Move your workload to a new compute instance

In certain situations, you might want to move your workload from an existing virtual machine instance (VM) to a newer VM. Reasons to move to a new VM include the following:

  • Take advantage of the new VM types for faster storage or networking speeds. For example, upgrading from C2 to H3 for improved networking bandwidth.
  • Benefit from greater price performance relative to the source VM type. For example, upgrading from N1 to N4 for greater value on the 5th Generation Intel Xeon processor.
  • Use features only available on the new VM type. For example, migrating from C3 to N4 to take advantage of additional VM shapes offered by custom machine types.
  • Change a virtual machine (VM) instance to a bare metal instance.

When upgrading to the newest generation machine series, if the operating system on your current compute instance is supported by the new machine series, and your current instance isn't using any features or disk types that are not supported with the new machine series, then you might be able to use the simpler procedure described in Edit the machine type of a compute instance if the following conditions are met by the current VM:

  • The operation system (OS) is supported by the new machine series
  • The current VM is using only features or disk types that are supported by the new machine series
  • The VM doesn't use Local SSD storage
  • The VM isn't part of a managed instance group (MIG)

Evaluate VM migration options

Migrating from one VM type to another is dependent upon several factors, including: regional availability of the new VM type, compatibility of the source and destination disk types, Local SSD availability, disk interface, storage options and network interfaces with respect to the guest OS and compatible VMs.

Compute requirements

  • Explore the machine family resource documentation to identify what VM types are suitable for your workload. Consider whether your application requires specific hardware (GPUs), high performance, or lower costs.
  • Review the features of the disk types supported by the new VM. Not all features available with Persistent Disk are supported by Hyperdisk. For example, being able to attach the same disk to multiple VMs is only available for Persistent Disk, not Hyperdisk.
  • Review the features for the new VM type. The new VM machine series might not support the same features that you use with your current VM, such as custom machine types, Local SSD, or Shielded VM.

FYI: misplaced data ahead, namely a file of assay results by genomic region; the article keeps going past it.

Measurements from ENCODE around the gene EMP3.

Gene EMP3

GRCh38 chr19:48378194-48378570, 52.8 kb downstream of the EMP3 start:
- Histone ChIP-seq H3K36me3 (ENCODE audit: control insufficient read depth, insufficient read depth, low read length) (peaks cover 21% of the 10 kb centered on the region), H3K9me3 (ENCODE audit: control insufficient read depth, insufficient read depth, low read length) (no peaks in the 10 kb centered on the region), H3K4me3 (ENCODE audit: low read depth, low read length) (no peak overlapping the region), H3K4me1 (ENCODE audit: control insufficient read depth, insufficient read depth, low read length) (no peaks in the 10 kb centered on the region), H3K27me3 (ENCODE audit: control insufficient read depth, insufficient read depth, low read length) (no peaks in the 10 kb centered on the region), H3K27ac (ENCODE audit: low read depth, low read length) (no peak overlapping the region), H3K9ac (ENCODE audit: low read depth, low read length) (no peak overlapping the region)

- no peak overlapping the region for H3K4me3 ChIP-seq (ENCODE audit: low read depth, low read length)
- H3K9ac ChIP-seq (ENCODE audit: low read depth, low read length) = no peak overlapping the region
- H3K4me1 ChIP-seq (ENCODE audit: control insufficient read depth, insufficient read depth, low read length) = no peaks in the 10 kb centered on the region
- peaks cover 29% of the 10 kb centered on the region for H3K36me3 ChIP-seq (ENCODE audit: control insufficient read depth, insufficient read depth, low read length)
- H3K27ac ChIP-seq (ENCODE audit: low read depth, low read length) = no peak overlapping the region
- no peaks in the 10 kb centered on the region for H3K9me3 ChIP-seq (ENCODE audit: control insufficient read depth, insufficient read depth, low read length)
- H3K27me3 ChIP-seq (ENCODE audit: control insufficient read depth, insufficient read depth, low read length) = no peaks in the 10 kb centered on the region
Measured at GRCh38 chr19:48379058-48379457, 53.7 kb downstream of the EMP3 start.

• Review the regions and zones to ensure the new machine series is available in all the regions as your current VM. You might need to adjust your deployment, availability, and disaster recovery plans.
  • Review your OS migration plan to move from SCSI to NVMe.
    • If the new VM requires a newer version of the OS, verify that your applications are compatible with the newer OS.
    • If you're moving to Arm and an Arm image is not available for your current operating system, choose a new operating system to run your applications on and verify that your applications are compatible with the new operating system.

Storage requirements

  • Review the supported storage types and the supported storage interfaces for the new VM machine series.
    • By default, first and second generation VMs use only the Persistent Disk storage type and the VirtIO-SCSI interfaces.
    • Third generation and newer machines series (like M3, C3, and N4) support only the NVMe interface, and only support Hyperdisk and Local SSD storage types.
  • Make sure your applications and guest operating system (OS) support the disk interface type used by the new VM.
  • If your current VM uses a boot disk or data disk type that is not supported for the new VM series, for example pd-standard, you can use a snapshot to change the source disk to a new disk type, as described in Change the disk type.

Networking requirements

  • Review the supported networking interfaces for the new VM. Newer VM series like M3, C3, and N4 support only gVNIC interfaces and don't support VirtIO-net interfaces. Make sure your application supports the interfaces available in the new VM type.

Use the gcloud compute instances describe command to view the VM's nic-type, which must be set to gVNIC:

  gcloud compute instances describe VM_NAME --zone=ZONE

Prepare to move your existing VMs

After you've completed the evaluation section, the next step is to prepare to move your VMs by making changes to the source VM.

Prepare compute resources

  1. Request quota in the region and zones where you plan to move your resources. If you have existing quota for a machine type, you can request to move that quota. The process takes a few days to complete.
  2. Create a reservation for the new VM to ensure the machine resources are available in the new region and zones.
  3. If you're creating a VM in a new region, create a VPC network and subnets in the new region.
  4. Perform an in-place upgrade of your OS to a version that is supported by the new VM and verify that it's working as expected. If the new VM supports the current version of your OS, no additional work is needed.
  5. If you are changing a VM instance to a bare metal instance, you might need to install your own hypervisor or virtual machine software on the bare metal instance. Bare metal instances use the IDPF network interface presented as only a physical function, not a virtual function.

Prepare storage resources

  1. If your current VM uses a boot disk type that is supported in the new VM machine series, follow the instructions at either Create and start a VM instance or Create and start an Arm VM instance and configure the new VM according to your specifications.
  2. If your current VM has a Persistent Disk boot disk, and the new VM only supports Hyperdisk, you must migrate the Persistent Disk volume to a Hyperdisk. See Change the disk type to replace the boot disk of an instance, see Detach and reattach a boot disk.
  3. If your new VM doesn't support the same disk types as your current VM, you might need to update your deployment scripts or instance templates.